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Better Fish Farmer Training to Improve Production

15 December 2015, at 12:00am

INDIA - A scientist from the Southeast Asian Fisheries Development Centre, Philippines, has said if aquaculture farmers were trained in better practices of maintaining tanks, feeding and management, fish production could go up to over 500 kg per hectare. She was speaking after visiting crab ponds in the coastal hamlets of Krishna district.

Emilia T. Quinitio, along with Marine Products Export Development Authority (MPEDA) Deputy Director S. Kandan and National Centre for Sustainable Aquaculture (NaCSA) Chief Executive Officer K. Shanmuka Rao, visited the ponds at Gilakaladindi and other villages.

Dr Kandan said hundreds of farmers were cultivating crabs in around 2,000 hectares in mangrove plantations along the coast, reports TheHindu.

“We are producing around 200 kg of crabs per hectare, and the price ranges between Rs. 400 and Rs. 600 per kg. However, the price depends upon the size and quality of crabs. Some crabs weigh up to a kilo,” Ramu, a farmer, said.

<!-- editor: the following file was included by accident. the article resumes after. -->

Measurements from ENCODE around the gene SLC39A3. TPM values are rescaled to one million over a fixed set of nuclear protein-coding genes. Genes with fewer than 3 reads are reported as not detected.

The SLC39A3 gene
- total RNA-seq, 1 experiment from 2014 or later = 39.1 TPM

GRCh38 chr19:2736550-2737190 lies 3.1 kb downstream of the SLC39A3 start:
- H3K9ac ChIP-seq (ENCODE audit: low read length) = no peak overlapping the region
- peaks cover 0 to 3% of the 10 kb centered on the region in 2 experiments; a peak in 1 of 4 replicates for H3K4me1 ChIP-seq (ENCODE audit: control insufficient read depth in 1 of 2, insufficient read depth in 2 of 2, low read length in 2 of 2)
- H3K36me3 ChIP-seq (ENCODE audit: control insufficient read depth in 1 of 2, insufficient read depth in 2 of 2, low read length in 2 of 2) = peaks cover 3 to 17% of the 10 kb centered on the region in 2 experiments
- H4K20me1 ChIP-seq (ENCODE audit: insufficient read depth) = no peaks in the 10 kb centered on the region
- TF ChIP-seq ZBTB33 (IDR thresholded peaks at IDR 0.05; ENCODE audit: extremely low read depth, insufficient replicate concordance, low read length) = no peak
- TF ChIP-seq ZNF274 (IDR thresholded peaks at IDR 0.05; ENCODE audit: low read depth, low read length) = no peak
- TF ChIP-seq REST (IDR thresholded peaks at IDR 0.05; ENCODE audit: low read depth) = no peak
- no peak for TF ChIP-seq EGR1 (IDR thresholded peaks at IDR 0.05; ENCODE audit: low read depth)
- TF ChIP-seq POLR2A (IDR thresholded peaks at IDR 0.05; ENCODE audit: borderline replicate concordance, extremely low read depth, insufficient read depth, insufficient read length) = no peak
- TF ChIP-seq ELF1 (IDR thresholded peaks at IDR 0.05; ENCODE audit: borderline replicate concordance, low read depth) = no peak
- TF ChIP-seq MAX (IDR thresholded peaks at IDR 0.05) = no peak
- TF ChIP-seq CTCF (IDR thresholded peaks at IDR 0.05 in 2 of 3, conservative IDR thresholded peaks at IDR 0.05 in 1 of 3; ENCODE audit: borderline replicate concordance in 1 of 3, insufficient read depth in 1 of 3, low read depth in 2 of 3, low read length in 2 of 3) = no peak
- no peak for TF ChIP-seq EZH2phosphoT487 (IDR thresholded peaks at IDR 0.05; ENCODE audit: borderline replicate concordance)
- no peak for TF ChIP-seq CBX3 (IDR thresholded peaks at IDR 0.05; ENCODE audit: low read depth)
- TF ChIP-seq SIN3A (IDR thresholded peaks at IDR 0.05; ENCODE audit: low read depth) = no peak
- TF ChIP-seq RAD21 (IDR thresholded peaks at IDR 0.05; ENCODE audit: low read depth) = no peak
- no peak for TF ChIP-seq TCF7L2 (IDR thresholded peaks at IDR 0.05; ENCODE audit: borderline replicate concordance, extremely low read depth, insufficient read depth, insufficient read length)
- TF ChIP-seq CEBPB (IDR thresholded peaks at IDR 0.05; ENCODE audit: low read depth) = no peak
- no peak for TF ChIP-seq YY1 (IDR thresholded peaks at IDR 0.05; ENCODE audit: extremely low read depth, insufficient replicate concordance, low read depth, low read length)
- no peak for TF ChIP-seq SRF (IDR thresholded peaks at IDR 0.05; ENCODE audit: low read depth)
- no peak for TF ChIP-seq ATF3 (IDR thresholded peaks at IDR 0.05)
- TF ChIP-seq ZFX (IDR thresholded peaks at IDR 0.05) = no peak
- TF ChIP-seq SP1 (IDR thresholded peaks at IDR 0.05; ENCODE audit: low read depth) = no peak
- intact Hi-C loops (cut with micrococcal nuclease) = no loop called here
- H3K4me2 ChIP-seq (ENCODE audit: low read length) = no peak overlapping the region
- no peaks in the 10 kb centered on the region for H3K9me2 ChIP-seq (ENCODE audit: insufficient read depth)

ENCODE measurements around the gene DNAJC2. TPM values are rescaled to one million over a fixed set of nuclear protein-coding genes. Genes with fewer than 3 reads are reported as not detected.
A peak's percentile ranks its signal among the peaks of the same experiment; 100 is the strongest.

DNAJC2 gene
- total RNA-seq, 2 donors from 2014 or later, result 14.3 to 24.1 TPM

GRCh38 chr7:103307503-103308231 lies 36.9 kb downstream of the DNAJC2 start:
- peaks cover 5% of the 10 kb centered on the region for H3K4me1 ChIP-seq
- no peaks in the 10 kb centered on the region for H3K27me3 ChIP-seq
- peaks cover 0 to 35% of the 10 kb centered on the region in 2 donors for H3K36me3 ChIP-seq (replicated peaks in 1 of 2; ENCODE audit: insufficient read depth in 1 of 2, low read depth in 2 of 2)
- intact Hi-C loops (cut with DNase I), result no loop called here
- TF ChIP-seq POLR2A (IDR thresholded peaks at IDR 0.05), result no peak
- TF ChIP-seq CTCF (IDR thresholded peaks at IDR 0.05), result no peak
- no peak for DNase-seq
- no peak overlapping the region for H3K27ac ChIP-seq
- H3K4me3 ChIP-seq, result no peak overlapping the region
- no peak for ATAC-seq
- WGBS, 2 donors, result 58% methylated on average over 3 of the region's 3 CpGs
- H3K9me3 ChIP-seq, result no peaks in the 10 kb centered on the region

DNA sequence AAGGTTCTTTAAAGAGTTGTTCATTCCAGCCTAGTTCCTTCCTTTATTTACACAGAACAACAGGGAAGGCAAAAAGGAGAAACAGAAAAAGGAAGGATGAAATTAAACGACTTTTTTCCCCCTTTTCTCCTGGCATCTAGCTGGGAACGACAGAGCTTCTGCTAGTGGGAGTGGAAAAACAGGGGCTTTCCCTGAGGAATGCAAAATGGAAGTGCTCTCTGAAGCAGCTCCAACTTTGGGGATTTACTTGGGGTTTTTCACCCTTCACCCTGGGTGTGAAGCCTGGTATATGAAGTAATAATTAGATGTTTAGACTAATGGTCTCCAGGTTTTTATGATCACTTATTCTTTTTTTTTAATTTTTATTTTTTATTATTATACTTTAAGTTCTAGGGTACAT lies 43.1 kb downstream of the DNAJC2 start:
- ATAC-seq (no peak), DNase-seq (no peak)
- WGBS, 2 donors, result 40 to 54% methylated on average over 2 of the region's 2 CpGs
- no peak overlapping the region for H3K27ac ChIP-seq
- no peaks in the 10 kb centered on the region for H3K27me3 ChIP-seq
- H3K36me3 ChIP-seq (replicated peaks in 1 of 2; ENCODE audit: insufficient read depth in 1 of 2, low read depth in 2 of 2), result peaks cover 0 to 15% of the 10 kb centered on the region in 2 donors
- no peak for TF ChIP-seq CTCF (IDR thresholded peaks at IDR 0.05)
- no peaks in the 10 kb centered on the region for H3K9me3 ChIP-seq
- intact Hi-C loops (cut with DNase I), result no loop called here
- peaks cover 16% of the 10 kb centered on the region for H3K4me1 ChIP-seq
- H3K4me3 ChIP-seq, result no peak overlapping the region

Crab farmers said they were facing shortage of seed, and that middlemen were taking advantage of the high demand for seed during peak period. They urged MPEDA officials to set up hatcheries and supply quality seed.

The scientist, while appreciating farmers for raising quality crabs, enquired about the investment, feed supply, infrastructure and export opportunities.

Mr Shanmukha Rao said crabs raised in Krishna district were being exported to Thailand, Singapore, Malaysia and other countries. Emilia, who was the head of Dumangas Brackish Water Station, Philippines, gave a presentation on scientific methods to be followed by farmers to prevent diseases.

“I observed that many farmers are following traditional aquaculture and are unaware of the scientific way,” he said.

Rajiv Gandhi Centre for Aquaculture (RGCA) Assistant Project Manager D.V.N. Raju said that RGCA, a research division of MPEDA, was planning to raise hatcheries across the country and supply quality fish, shrimp and crab to the farmers.

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